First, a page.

Franco Lania: New York chef

Franco Lania is so busy he makes my head spin. This New York chef is almost always on the way to somewhere, and pinning him down long enough for an interview is a challenge. He believes “food is the passport that brings people together, especially those from different cultures”.

Chef Franco Lania
Franco explores New Jersey’s diverse food culture through his show, Jersey Gems, airing on HomeTowne Television (HTTV). Among many other enterprises.

Troubled teen turned chef

This New Jersey boy didn’t set out to be a chef. As a troubled teen he says he didn’t know what to do with his life after he left high school. His dad took him “kicking and screaming to Kings Supermarket in Short Hills, New Jersey for a job”. It didn’t take long for Franco to admit he was enjoying his training and he discovered flavors and tastes that he never in his wildest dreams knew existed. Franco then went to Le Cordon Bleu in London where he graduated with  the Grand Diplôme, and then attended the Master Course at the Italian Culinary Arts Institute in Costigliole d’Asti, Italy. Eventually he returned to New York City where on the fine, autumn morning of September 11, 2001 Franco arrived early to start a new job at the World Trade Center. He escaped the terrible terrorist attack that demolished the Twin Towers, but his job disappeared and life took a downward spiral. Franco could not even begin to think how he could turn it around, which left him subsisting on Pringles and orange soda.

But turn it around he did, starting in Miami and cooking his way across the US and Europe, and as a chef on ocean cruises. While his feet are (mostly) on the ground back in New York now, he spends over a third of the year travelling – he loves Scandinavia –  and cooking and sharing his experiences with an audience which includes many thousands on Facebook and Twitter. Unlike other celebrities, he chats and fully engages with his social media fans.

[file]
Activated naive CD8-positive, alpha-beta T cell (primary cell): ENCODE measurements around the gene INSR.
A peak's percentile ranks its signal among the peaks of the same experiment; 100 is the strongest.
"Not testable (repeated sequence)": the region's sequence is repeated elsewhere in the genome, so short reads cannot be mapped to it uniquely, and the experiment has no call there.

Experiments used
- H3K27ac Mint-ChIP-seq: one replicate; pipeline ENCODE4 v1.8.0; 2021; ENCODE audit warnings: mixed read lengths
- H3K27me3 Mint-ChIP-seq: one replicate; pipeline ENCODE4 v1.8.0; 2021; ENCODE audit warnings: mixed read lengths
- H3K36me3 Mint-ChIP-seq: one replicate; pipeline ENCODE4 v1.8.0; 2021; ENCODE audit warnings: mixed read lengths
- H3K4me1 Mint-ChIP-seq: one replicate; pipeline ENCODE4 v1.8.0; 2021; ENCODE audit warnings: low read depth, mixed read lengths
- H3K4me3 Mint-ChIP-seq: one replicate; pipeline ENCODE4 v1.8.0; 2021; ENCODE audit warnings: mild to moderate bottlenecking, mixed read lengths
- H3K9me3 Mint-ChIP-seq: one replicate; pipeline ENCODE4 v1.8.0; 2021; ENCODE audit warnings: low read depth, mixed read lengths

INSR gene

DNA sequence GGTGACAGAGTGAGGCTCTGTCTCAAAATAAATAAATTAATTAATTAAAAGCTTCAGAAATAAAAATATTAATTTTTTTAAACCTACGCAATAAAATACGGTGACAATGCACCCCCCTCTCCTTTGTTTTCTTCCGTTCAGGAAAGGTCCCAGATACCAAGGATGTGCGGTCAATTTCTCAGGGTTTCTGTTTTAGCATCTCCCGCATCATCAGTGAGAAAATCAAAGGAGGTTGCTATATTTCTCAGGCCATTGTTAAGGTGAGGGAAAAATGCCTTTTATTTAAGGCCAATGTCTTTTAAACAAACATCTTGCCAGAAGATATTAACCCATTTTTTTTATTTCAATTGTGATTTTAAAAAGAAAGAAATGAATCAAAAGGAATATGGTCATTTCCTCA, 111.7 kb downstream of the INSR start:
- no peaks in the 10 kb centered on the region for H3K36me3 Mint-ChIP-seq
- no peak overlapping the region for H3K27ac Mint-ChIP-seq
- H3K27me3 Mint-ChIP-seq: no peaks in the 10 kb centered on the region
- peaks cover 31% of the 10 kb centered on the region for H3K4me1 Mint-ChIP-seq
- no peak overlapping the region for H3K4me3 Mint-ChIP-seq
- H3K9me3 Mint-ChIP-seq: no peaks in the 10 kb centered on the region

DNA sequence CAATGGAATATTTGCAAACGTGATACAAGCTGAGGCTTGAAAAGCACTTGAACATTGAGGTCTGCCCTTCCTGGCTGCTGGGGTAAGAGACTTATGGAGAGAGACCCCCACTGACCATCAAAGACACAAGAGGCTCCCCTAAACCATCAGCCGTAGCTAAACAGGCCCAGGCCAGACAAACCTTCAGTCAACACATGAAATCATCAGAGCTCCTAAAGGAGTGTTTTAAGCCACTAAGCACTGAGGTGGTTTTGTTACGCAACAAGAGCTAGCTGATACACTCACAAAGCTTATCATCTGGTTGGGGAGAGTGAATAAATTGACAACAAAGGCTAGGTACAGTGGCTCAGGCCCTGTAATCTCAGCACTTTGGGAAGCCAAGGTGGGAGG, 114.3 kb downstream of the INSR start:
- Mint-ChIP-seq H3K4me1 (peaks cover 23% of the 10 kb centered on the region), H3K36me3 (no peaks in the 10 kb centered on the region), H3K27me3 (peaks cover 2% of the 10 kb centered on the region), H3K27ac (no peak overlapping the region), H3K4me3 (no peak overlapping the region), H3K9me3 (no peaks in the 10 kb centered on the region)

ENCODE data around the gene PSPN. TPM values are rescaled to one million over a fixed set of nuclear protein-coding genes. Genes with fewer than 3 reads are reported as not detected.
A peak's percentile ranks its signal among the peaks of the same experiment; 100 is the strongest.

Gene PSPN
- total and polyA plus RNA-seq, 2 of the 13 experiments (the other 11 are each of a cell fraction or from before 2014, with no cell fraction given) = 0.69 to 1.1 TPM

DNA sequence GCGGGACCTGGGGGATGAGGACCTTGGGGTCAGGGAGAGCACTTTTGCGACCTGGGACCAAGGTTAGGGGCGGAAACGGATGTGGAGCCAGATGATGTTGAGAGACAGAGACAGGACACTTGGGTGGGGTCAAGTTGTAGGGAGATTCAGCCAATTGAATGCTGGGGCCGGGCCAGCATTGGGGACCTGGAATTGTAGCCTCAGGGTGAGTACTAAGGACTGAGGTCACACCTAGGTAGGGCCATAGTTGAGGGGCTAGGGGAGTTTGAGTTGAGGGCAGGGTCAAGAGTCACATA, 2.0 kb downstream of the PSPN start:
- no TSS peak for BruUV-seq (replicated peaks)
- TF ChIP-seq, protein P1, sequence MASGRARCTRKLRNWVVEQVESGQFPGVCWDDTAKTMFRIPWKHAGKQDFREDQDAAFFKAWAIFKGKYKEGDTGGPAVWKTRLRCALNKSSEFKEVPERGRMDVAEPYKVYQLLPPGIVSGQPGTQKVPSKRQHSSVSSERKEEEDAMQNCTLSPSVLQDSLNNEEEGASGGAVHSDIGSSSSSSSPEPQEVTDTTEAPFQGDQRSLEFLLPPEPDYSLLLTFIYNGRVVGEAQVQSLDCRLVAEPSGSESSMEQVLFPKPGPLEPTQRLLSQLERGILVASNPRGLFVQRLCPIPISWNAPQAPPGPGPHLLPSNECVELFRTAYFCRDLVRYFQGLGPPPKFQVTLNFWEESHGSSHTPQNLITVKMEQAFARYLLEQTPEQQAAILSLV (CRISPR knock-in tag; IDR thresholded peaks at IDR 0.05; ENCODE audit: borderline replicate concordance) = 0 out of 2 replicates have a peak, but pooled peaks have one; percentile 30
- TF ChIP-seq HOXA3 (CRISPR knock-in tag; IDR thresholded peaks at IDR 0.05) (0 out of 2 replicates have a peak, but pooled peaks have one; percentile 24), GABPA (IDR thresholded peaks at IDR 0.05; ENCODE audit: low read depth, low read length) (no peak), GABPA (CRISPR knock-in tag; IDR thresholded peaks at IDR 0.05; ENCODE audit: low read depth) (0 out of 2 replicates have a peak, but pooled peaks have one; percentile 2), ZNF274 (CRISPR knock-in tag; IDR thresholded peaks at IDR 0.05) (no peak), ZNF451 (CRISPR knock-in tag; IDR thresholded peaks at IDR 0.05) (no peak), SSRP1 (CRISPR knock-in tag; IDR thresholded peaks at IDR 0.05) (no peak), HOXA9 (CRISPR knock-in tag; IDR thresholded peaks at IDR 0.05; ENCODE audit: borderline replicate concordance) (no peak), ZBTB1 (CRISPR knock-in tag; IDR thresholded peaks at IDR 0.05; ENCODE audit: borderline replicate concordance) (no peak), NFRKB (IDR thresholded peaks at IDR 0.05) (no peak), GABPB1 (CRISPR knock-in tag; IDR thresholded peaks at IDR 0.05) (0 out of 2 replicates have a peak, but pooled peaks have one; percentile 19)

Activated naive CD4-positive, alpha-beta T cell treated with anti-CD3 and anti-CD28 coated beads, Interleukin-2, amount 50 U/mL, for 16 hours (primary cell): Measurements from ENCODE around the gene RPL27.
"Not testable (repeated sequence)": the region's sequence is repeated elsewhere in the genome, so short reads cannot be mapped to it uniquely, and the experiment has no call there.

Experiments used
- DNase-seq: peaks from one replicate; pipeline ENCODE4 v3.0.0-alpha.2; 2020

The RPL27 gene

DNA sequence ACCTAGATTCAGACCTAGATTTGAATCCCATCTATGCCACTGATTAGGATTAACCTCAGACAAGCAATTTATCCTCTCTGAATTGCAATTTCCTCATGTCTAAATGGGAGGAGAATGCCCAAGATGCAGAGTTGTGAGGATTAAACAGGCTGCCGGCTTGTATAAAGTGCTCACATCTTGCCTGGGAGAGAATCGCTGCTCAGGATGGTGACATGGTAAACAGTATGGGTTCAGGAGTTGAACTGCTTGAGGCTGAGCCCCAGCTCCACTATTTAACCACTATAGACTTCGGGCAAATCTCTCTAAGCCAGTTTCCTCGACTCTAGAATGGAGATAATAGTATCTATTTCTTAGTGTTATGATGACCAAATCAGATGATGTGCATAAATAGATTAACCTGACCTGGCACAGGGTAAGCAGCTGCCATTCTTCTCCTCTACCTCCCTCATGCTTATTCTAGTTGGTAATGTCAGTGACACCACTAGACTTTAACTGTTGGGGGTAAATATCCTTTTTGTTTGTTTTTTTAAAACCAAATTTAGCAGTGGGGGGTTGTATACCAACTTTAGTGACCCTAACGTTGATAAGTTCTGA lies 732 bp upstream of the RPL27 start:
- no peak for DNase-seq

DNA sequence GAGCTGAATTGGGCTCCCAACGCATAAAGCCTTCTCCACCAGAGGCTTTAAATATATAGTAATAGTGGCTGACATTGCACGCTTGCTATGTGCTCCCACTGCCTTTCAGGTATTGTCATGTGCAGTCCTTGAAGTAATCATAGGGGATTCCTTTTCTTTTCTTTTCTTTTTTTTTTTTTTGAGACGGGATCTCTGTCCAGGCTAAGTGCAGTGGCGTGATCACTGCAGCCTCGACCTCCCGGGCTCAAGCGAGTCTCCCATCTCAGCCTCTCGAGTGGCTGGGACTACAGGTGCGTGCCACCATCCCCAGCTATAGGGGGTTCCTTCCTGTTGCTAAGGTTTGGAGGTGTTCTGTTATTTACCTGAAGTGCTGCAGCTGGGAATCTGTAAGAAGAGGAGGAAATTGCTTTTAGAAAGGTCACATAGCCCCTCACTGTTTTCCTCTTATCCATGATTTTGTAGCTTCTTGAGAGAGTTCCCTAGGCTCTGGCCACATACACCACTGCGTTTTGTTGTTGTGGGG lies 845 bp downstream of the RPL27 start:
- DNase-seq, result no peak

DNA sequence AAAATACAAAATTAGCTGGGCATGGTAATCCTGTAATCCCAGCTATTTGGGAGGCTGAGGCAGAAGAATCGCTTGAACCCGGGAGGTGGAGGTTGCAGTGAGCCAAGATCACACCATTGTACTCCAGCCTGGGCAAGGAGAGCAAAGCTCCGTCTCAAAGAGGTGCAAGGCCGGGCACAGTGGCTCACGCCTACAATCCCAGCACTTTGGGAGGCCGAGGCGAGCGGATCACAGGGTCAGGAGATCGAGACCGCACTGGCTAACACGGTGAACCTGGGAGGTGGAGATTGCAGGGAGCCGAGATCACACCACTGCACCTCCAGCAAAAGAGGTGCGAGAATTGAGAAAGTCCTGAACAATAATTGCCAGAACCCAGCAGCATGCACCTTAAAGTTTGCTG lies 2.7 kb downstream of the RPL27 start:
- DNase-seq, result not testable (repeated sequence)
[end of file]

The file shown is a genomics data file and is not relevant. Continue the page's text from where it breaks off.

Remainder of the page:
Franco's pumpkin seed-crusted rack of lamb
Franco’s pumpkin seed-crusted rack of lamb

Franco’s Q&A with Taste for Travel

Can you tell me more about your interest in Scandinavian food?

My interest in Scandinavian cuisine began during my marriage to a woman from Finland. As a chef, I slowly became drawn into the food after travelling there for many years. The Baltic Sea, the long winters, the vast wooded areas, simplicity of flavors define Scandinavian cuisine, all of which I found fascinating.

What is the worst thing you’ve ever eaten?

A blood sausage in Finland. I tried my best to be a good sport for the experience of it all, but just couldn’t get it down.

What is the magic that travellers are attracted to in Scandinavia?

Travelling is about movement, stretching out of your comfort zone, seeing more clearly, and hearing more precisely. And, of course, travelling introduces one to new foods and flavors. It is a buzz that heightens all senses: the sights, the sounds, the smells, the tastes and one’s mind absorbs the experience like a sponge. That’s always a good thing! I truly believe the travellers, including myself, are out for the adventure and invigorating feel of the magic of it all! Scandinavia is a part of Europe that is not as popular as the Mediterranean countries. Scandinavia has a tremendous amount of natural beauty that the people there cherish. Simplicity and purity is what underline the architecture, furniture designs and even the food. For those of us who live in a more complicated world, it is very hard to see or even understand simplicity. This understanding is where the magic lies.

 What are the best flavors that you particularly enjoy working with?